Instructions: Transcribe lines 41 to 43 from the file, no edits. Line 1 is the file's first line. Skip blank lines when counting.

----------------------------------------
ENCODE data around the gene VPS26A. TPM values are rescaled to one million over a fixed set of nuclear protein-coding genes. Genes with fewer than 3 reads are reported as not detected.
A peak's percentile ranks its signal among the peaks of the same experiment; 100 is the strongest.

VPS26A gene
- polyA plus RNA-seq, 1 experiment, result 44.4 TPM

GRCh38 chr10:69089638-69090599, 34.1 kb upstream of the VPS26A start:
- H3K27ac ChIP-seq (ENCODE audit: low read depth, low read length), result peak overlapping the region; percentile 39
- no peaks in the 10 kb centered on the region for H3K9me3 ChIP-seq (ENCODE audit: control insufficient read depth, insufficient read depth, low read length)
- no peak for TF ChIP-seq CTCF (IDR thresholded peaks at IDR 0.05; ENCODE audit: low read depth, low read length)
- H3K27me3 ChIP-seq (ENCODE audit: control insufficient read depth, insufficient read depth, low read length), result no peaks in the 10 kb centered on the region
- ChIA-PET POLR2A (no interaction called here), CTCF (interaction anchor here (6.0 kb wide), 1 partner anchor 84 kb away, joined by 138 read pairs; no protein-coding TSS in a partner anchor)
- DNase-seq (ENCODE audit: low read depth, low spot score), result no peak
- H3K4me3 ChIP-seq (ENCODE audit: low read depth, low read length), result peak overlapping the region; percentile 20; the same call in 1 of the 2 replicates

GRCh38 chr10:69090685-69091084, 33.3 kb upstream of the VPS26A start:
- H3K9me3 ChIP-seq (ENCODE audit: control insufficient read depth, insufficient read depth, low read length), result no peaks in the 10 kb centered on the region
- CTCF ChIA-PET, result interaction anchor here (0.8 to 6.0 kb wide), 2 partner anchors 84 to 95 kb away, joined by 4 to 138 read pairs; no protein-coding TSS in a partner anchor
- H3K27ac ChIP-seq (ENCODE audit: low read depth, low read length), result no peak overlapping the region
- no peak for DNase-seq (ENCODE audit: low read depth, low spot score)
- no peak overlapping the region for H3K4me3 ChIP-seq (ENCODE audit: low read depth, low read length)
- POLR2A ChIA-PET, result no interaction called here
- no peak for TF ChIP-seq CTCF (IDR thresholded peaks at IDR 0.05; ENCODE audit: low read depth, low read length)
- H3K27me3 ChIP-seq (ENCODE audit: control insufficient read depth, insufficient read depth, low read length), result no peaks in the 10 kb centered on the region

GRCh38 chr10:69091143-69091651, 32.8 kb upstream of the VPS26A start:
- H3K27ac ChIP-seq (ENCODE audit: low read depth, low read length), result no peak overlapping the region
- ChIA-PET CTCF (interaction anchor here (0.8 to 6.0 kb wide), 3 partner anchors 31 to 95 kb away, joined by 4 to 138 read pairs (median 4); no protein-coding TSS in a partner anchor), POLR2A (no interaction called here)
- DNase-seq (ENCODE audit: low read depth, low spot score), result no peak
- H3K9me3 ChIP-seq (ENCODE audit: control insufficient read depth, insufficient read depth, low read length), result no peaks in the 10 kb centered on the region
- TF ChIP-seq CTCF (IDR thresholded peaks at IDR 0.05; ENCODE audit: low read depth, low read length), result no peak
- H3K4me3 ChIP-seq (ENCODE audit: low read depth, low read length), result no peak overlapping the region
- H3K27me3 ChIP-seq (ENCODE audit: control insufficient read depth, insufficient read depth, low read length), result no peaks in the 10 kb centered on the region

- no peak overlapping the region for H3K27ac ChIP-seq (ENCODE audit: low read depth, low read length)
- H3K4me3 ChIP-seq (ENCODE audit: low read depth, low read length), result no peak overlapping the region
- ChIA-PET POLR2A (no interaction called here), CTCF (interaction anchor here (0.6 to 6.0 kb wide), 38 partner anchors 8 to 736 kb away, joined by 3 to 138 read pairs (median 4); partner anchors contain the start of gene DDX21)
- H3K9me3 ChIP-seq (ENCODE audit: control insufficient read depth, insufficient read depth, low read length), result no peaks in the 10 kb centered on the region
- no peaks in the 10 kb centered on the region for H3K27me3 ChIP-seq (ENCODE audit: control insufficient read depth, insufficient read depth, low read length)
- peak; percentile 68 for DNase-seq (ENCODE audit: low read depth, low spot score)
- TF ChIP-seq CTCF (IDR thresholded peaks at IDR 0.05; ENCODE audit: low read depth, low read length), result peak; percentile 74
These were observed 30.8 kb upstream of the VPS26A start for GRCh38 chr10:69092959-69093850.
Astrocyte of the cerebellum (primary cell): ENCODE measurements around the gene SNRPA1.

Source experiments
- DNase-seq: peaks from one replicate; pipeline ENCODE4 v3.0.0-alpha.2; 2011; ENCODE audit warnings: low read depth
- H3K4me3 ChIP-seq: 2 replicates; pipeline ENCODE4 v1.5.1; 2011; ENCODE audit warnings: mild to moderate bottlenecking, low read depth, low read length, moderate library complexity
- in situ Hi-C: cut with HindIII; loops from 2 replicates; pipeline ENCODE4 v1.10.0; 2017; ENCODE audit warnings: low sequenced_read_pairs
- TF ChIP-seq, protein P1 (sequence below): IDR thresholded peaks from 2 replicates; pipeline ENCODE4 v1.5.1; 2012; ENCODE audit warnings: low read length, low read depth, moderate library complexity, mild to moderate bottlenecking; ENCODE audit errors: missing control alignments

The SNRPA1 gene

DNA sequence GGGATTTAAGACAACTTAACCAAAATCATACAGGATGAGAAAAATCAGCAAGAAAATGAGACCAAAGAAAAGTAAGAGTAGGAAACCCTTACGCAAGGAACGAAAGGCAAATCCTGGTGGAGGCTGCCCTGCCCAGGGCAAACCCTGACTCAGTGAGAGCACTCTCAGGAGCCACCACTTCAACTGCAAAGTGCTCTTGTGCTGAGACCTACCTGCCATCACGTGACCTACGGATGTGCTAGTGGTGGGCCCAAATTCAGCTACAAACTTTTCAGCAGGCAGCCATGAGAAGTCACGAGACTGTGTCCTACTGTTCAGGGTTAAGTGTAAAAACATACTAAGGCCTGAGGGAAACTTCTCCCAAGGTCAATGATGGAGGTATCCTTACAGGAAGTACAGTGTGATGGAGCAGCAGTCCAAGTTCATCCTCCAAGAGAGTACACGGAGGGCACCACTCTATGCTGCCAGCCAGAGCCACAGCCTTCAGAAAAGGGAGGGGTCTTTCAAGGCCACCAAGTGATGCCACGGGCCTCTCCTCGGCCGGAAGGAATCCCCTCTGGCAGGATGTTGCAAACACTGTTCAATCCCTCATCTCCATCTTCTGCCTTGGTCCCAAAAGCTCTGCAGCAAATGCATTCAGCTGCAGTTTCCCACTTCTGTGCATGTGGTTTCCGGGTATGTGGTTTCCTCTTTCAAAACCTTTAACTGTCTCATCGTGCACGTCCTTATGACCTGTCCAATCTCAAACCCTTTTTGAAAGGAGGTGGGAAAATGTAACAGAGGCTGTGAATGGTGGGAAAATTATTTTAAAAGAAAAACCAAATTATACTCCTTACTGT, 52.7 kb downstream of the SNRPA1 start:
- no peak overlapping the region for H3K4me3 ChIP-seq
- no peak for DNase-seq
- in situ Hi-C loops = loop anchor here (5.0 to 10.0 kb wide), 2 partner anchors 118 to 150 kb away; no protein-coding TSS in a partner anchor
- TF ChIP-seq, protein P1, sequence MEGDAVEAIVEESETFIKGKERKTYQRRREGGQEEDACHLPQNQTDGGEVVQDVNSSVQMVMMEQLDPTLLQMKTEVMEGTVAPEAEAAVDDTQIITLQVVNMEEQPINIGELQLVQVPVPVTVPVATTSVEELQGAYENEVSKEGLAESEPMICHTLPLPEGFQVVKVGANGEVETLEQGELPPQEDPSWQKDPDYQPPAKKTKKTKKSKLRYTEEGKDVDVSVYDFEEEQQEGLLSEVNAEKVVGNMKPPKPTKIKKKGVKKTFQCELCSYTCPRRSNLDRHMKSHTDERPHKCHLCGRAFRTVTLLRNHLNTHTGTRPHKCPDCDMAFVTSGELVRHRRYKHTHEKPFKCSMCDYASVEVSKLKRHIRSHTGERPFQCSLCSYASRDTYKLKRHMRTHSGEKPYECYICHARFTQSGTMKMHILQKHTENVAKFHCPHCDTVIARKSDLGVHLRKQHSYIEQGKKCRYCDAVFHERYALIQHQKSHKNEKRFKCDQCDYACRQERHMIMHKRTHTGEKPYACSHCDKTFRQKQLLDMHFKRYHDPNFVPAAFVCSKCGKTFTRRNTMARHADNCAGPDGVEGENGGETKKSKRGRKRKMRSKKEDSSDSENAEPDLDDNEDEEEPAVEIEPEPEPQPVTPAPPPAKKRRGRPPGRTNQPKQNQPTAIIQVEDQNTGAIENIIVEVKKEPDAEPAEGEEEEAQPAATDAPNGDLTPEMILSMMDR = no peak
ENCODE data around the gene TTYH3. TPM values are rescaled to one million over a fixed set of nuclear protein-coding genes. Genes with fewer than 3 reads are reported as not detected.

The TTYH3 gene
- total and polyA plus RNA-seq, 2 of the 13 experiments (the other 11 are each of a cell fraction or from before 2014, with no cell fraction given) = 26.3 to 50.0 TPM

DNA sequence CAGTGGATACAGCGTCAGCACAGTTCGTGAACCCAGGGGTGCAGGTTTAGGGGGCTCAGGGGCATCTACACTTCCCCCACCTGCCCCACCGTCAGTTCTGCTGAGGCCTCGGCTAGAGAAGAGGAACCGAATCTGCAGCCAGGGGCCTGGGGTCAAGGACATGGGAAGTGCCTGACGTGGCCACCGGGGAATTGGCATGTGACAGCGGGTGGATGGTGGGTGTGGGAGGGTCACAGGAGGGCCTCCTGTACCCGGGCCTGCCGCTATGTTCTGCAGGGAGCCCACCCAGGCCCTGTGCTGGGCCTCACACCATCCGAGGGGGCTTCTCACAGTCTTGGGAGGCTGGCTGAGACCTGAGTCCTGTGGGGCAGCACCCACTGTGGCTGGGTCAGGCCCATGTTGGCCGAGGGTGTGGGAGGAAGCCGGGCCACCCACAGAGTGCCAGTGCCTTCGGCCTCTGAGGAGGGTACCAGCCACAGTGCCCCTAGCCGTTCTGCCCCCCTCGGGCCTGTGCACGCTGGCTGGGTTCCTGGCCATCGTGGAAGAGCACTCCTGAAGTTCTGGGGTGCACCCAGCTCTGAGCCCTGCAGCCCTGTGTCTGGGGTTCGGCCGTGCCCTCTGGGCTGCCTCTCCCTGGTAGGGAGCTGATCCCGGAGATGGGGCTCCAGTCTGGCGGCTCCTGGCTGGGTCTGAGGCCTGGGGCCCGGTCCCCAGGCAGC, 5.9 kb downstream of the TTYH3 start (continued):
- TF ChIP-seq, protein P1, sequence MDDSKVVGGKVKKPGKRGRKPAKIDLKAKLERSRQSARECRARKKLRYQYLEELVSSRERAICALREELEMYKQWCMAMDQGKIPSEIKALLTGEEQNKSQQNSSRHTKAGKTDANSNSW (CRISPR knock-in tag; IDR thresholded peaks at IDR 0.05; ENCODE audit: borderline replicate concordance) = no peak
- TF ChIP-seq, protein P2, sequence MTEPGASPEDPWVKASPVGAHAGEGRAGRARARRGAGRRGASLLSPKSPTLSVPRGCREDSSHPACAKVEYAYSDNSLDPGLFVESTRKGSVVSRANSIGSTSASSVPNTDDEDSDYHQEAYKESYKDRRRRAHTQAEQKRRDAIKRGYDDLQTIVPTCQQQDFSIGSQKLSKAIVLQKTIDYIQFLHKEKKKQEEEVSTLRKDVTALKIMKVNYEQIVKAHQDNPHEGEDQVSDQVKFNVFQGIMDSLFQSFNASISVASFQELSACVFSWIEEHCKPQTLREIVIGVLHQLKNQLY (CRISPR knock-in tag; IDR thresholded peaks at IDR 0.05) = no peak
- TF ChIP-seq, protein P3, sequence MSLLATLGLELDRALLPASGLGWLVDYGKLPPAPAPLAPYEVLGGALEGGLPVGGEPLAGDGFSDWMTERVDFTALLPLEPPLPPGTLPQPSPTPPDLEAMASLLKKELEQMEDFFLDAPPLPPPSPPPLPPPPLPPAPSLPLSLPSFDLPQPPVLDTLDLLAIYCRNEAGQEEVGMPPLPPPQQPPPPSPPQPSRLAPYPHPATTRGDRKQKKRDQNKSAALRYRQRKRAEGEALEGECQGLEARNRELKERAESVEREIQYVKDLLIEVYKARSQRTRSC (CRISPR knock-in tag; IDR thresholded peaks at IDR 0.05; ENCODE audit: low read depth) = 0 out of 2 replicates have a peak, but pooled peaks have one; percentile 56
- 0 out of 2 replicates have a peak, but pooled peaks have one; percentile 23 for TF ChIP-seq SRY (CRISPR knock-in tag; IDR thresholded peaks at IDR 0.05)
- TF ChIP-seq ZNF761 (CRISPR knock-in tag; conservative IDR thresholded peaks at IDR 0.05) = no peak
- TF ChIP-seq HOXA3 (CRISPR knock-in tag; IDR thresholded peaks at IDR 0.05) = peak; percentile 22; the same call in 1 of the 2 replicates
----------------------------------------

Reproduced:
- H3K4me3 ChIP-seq: 2 replicates; pipeline ENCODE4 v1.5.1; 2011; ENCODE audit warnings: mild to moderate bottlenecking, low read depth, low read length, moderate library complexity
- in situ Hi-C: cut with HindIII; loops from 2 replicates; pipeline ENCODE4 v1.10.0; 2017; ENCODE audit warnings: low sequenced_read_pairs
- TF ChIP-seq, protein P1 (sequence below): IDR thresholded peaks from 2 replicates; pipeline ENCODE4 v1.5.1; 2012; ENCODE audit warnings: low read length, low read depth, moderate library complexity, mild to moderate bottlenecking; ENCODE audit errors: missing control alignments